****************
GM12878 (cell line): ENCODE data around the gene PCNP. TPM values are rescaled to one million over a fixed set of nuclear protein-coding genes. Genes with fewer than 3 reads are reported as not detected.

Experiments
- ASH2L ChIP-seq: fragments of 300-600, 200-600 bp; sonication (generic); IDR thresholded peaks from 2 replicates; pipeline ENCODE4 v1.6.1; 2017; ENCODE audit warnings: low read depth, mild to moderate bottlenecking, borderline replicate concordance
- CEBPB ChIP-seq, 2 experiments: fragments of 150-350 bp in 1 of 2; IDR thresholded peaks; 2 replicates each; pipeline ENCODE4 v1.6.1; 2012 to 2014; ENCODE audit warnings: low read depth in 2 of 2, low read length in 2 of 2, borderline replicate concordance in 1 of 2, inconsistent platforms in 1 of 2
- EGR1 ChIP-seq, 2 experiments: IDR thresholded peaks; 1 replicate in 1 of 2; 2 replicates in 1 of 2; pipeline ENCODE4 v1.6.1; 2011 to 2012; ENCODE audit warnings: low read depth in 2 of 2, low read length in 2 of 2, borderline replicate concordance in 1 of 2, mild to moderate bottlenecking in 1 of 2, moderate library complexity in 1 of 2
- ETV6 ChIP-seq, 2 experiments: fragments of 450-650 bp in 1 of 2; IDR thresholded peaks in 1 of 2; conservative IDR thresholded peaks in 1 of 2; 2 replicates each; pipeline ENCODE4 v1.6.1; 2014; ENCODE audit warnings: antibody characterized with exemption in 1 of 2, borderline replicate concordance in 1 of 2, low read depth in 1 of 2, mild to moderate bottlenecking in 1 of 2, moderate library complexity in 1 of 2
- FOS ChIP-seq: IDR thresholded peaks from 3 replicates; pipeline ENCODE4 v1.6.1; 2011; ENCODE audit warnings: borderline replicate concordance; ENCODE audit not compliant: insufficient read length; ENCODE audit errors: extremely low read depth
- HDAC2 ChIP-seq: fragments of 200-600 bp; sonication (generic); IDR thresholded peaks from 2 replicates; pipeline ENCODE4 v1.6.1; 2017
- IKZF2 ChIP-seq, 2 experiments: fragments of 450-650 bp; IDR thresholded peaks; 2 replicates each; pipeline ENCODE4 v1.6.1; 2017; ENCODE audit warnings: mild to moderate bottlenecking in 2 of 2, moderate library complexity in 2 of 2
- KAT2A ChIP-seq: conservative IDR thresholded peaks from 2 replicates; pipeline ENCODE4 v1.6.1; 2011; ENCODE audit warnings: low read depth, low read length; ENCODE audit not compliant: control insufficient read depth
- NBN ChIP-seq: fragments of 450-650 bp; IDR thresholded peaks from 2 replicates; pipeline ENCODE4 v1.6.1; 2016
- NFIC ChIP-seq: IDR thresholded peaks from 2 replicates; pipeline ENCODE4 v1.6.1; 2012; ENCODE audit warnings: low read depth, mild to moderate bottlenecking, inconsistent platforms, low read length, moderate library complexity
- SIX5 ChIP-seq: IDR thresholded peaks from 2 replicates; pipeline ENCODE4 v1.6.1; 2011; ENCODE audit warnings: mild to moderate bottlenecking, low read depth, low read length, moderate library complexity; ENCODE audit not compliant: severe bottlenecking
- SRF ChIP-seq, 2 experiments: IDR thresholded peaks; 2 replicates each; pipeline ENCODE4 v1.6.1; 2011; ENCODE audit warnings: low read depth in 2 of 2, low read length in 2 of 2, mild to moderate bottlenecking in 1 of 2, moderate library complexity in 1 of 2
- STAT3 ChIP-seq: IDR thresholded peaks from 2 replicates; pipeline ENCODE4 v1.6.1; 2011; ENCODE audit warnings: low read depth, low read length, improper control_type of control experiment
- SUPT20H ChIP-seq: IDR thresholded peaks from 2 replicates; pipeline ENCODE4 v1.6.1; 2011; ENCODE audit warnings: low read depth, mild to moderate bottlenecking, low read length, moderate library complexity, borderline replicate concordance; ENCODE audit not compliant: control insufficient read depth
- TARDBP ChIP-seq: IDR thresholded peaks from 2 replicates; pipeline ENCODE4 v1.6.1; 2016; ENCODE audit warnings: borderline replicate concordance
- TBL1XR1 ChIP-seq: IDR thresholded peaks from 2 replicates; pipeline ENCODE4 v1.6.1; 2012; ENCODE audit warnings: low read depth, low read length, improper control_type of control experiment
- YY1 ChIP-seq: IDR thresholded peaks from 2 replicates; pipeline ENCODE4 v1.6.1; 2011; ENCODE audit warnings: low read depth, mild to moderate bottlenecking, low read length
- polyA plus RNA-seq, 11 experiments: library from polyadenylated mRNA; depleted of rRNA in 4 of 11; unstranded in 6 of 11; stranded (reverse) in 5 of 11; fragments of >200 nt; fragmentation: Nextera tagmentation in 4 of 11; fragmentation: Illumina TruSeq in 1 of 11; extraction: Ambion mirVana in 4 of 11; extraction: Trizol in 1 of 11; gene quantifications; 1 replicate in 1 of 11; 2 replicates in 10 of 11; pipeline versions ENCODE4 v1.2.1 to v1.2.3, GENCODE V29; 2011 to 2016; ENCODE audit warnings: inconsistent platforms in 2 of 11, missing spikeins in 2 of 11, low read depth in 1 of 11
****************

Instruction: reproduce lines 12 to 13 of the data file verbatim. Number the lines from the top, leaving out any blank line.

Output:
- NFIC ChIP-seq: IDR thresholded peaks from 2 replicates; pipeline ENCODE4 v1.6.1; 2012; ENCODE audit warnings: low read depth, mild to moderate bottlenecking, inconsistent platforms, low read length, moderate library complexity
- SIX5 ChIP-seq: IDR thresholded peaks from 2 replicates; pipeline ENCODE4 v1.6.1; 2011; ENCODE audit warnings: mild to moderate bottlenecking, low read depth, low read length, moderate library complexity; ENCODE audit not compliant: severe bottlenecking